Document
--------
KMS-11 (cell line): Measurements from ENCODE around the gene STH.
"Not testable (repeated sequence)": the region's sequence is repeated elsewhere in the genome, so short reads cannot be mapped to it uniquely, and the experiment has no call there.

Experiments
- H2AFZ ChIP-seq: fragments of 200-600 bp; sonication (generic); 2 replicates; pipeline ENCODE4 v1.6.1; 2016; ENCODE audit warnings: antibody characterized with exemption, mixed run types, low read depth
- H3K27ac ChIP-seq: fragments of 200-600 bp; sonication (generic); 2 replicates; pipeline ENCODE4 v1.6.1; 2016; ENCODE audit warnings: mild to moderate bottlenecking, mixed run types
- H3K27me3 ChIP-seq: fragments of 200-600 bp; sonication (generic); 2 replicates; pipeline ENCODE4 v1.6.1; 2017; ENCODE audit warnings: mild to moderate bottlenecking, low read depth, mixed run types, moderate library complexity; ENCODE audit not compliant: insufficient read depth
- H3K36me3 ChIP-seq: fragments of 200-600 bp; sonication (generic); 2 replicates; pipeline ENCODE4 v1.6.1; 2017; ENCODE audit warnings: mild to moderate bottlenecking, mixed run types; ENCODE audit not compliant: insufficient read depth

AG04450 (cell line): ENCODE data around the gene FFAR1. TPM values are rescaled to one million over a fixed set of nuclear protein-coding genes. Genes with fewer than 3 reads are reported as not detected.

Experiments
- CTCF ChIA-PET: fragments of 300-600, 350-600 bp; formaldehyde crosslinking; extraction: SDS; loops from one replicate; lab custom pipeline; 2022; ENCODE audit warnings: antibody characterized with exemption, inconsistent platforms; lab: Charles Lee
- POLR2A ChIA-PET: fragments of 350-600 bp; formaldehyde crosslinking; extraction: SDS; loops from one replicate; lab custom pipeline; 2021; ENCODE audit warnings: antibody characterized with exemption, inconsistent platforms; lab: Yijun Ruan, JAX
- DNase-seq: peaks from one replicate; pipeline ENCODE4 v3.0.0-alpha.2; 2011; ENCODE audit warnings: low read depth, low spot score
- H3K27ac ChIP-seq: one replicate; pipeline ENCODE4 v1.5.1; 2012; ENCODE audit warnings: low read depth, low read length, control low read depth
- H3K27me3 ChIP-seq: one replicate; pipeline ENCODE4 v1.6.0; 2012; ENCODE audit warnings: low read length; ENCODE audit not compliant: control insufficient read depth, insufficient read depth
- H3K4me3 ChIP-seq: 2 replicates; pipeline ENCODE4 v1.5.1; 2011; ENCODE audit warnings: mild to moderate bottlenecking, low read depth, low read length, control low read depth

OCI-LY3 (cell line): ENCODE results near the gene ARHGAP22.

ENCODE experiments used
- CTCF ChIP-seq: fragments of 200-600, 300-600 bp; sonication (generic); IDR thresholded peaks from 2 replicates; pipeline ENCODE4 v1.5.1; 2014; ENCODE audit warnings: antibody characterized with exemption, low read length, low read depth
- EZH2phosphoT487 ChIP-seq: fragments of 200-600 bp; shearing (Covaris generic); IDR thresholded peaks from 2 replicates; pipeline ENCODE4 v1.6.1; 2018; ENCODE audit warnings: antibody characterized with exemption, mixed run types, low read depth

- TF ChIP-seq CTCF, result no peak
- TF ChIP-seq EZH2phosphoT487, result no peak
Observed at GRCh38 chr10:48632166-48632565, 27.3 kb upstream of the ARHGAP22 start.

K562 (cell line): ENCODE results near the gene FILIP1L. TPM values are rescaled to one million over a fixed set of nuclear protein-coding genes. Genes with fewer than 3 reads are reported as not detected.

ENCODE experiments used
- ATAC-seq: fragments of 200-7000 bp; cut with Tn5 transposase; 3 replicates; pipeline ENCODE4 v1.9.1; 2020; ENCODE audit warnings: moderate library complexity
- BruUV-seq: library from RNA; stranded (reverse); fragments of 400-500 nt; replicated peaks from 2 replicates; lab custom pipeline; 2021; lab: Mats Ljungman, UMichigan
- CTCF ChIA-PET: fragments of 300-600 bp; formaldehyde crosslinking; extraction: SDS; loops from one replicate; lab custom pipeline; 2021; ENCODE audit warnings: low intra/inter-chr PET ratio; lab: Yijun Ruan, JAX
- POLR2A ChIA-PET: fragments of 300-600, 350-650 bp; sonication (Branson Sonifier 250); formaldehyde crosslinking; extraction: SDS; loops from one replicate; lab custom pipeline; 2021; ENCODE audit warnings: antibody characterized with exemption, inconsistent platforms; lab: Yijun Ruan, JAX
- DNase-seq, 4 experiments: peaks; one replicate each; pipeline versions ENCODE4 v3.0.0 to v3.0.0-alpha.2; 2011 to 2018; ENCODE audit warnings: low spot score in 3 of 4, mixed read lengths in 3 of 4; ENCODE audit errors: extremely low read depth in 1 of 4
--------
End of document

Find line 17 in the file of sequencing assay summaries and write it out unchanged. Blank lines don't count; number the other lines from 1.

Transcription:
ENCODE experiments used